In the short two years an Indianapolis charter school was open, it mismanaged funds and didn't prove academically viable. The result? Despite a public outcry to keep the school open, officials wasted no time in shuttering its doors. Contrast that with the long overdue closing of The International Preparatory School (TIPS) in Cleveland. TIPS's financial woes trace all the way back to 2001, when an audit showed the school had illegally spent $98,000 of public funds. Throughout the six years TIPS was in operation, the school languished in Academic Emergency. Yet, when Attorney General Jim Petro announced the school would be closing there was an outpouring of the support for the school by some of the parents whose children attended it, and there were threats of lawsuits. It appears that, after much hemming and hawing on all sides, TIPS is no more. Watching from afar, and with less than perfect information on both cases, we applaud Indianapolis for following through on its obligation to close failing schools in a timely fashion. We wonder: why did it take Ohio so long to do the same?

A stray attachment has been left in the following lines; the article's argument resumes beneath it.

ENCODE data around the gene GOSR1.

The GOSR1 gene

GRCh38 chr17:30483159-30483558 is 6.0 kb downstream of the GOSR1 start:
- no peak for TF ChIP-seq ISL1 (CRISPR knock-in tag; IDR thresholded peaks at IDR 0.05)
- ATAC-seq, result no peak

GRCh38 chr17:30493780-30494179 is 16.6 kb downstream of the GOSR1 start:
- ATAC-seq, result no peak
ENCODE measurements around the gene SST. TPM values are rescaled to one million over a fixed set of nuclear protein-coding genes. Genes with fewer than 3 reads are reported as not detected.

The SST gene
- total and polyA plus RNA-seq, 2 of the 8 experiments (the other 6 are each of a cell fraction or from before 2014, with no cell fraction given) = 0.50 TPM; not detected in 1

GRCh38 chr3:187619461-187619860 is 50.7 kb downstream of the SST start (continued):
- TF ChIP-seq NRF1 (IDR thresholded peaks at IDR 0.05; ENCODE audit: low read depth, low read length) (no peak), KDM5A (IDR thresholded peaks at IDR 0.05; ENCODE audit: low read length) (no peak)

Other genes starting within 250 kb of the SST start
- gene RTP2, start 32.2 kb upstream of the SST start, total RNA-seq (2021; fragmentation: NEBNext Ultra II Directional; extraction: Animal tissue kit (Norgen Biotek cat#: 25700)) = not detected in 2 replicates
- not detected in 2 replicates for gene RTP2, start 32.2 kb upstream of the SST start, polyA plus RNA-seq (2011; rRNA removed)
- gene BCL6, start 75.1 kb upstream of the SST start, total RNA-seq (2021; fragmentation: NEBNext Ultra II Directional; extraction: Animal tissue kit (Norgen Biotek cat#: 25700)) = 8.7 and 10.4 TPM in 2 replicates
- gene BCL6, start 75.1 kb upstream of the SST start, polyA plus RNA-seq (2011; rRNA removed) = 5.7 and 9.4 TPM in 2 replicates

"Petro wants charter school closed," by Scott Stephens, The Plain Dealer, October 21, 2005
"Auditor: Shut charter school," by Scott Stephens, The Plain Dealer, October 12, 2005
"City threatens to shut charter school," by Kim L. Hooper, Indianapolis Star, October 6, 2005